They aren't worms or even snakes. They're soil-burrowing, limbless amphibians, and they're completely new to science, a new study suggests.
Pictured guarding a brood of eggs in its native northeastern India, the animal above is one of about six potentially new species belonging to a mysterious group of animals called caecilians. What's more, the newfound critters represent an entirely new family of amphibians—family being the next major level up from genus and species in scientific naming conventions—according to findings announced today by the journal Proceedings of the Royal Society B.
Christened Chikilidae ("Chikila" being a local tribal name for caecilians), the family's closest relatives live more than 7,000 miles (11,265 kilometers) away in tropical Africa, the study team reported.
A 3-D skull reconstruction based on CT scans reveals telltale features to scientists who have now assigned up to half a dozen newfound caecilian species from India their own separate family.
Tiny distinctions in the jaw, nose, and eye structures of the snakelike amphibians show the new family belongs to an ancient lineage whose nearest relatives live in Africa, the study team said.
DNA evidence indicates that the Indian group split off from other caecilians more than 140 million years ago.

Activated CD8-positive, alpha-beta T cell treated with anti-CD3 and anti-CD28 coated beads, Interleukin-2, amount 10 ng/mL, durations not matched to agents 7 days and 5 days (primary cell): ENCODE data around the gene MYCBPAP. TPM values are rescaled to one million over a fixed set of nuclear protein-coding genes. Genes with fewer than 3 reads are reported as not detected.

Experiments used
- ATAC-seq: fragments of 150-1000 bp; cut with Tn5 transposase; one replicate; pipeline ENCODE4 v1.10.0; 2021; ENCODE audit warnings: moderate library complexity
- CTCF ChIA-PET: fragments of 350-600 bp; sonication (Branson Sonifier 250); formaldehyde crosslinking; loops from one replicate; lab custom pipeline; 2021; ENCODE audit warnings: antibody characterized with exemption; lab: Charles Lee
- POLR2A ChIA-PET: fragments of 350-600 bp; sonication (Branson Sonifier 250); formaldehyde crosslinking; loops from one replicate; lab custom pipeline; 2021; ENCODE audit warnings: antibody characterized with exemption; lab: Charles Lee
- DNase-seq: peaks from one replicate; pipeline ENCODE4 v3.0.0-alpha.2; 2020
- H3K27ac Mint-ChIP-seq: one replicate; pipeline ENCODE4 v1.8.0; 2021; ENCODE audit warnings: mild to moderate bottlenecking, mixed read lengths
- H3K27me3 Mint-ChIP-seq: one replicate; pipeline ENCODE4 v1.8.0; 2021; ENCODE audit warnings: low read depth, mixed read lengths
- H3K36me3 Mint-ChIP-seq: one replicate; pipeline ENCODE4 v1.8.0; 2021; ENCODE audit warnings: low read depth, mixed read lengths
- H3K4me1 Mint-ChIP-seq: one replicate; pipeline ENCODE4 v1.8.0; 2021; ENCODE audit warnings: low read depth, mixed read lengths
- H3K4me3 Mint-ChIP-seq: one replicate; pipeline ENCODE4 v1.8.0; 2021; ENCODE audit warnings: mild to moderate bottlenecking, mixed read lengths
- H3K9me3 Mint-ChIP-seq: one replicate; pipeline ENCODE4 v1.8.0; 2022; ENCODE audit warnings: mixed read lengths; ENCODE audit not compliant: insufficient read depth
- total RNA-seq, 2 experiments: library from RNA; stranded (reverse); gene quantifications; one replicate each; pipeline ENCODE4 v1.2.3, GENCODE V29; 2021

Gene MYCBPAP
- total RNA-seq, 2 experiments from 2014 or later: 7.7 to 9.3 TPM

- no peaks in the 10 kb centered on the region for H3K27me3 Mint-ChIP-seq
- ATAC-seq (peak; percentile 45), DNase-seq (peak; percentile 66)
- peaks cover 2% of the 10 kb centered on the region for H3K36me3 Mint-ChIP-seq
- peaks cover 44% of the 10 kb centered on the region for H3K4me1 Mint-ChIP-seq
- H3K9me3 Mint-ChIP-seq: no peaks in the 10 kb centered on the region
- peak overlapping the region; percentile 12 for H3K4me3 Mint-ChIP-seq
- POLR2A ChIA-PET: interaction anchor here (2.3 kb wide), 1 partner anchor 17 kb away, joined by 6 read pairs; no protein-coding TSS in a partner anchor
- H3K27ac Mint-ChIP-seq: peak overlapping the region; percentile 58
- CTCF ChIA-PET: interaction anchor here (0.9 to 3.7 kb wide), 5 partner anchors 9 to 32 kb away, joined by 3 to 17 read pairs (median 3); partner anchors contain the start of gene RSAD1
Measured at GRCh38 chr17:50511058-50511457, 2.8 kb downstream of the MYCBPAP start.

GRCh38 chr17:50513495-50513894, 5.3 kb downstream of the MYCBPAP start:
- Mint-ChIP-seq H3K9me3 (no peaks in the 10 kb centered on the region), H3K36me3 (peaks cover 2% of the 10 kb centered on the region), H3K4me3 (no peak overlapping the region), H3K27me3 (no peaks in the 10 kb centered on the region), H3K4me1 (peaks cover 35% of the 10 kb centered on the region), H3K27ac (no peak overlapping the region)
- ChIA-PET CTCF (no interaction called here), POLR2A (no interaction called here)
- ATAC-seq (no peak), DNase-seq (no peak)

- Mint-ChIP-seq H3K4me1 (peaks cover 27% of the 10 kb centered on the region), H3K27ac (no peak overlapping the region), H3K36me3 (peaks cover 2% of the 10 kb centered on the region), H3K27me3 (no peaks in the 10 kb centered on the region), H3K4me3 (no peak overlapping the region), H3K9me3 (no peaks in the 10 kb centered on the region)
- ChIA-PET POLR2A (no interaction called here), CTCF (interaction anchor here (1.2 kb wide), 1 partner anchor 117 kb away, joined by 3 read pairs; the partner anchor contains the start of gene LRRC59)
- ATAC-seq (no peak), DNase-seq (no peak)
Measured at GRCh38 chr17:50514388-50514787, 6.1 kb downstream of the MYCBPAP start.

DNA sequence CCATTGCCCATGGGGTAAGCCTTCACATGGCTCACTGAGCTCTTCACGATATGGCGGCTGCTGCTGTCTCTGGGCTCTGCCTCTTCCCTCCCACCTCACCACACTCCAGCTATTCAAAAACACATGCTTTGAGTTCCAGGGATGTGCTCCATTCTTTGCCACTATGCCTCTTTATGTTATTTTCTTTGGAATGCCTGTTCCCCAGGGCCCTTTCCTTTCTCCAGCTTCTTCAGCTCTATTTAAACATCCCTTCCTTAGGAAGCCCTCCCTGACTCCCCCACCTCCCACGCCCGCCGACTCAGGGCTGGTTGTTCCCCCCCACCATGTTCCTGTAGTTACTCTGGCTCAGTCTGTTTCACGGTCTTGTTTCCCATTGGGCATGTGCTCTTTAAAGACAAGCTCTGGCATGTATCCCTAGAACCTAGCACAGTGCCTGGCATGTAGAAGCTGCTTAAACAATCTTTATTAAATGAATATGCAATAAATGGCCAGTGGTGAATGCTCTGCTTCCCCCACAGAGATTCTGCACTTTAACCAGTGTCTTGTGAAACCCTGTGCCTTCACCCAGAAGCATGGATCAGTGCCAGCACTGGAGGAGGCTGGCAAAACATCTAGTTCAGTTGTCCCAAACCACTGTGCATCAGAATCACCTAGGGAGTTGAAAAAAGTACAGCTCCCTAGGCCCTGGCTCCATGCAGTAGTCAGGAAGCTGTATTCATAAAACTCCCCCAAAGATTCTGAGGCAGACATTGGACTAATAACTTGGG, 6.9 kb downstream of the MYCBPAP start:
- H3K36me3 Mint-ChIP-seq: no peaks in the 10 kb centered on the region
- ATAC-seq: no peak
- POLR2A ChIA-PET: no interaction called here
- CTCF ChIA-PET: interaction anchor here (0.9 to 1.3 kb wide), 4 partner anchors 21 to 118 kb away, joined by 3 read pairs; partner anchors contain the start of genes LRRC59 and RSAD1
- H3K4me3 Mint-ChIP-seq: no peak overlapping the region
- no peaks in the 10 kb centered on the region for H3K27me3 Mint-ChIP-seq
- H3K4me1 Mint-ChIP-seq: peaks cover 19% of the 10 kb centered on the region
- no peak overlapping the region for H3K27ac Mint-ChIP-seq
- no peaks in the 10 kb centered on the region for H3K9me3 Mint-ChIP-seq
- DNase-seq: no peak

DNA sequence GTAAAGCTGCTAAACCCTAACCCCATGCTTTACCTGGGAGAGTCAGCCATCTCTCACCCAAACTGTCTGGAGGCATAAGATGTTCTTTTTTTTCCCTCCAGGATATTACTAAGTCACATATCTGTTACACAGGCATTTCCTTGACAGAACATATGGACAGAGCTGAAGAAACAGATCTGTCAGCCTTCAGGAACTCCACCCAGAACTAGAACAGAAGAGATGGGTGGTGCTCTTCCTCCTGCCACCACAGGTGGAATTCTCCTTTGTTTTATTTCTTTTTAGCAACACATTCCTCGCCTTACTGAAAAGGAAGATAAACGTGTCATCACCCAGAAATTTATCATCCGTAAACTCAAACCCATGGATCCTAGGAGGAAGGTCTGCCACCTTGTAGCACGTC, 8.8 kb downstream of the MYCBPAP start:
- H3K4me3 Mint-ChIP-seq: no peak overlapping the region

Image courtesy S.D. Biju
Bundles of Joy?
A clutch of eggs in a muddy nest is buried treasure to a research team that spent five years digging for caecilians in over 250 spots across northern India.
Hunting the elusive animals involves lots of shovel work, explained S. D. Biju, whose team included scientists from the University of Delhi, the U.K. Natural History Museum, and Belgium's Vrije University.
"Because of their burrowing nature and cryptic appearance, they are very difficult to see above the soil," he said.
A total of more than 2,000 hours spent digging beneath tropical undergrowth produced about six suspected new species, three of which have now been confirmed, Biju added.
The embryo of a newly discovered caecilian species, Chikila fulleri, is revealed in microscopic detail inside its translucent egg.
Also visible is the embryo's white yolk supply, which provides the legless amphibian enough nourishment to emerge from its egg as a miniature adult (most amphibians go through a tadpole-like, swimming stage in their early development).
Some young caecilians are known to feast on their mother's skin after hatching. Such behavior has yet to be observed in the newfound Indian species, however.
Indian caecilians, such as these emerging hatchlings, face an uncertain future, according to the team that discovered the new tropical species.
The newly described family is confined to a populated region of northeastern India where its habitats are becoming increasingly fragmented due to slash-and-burn agriculture and development, Biju said. (See a deforestation guide.)
"We are destroying the habitat ruthlessly, without any mercy," he said. "I hope that, in future, this family may be a flagship animal for conservation in the region."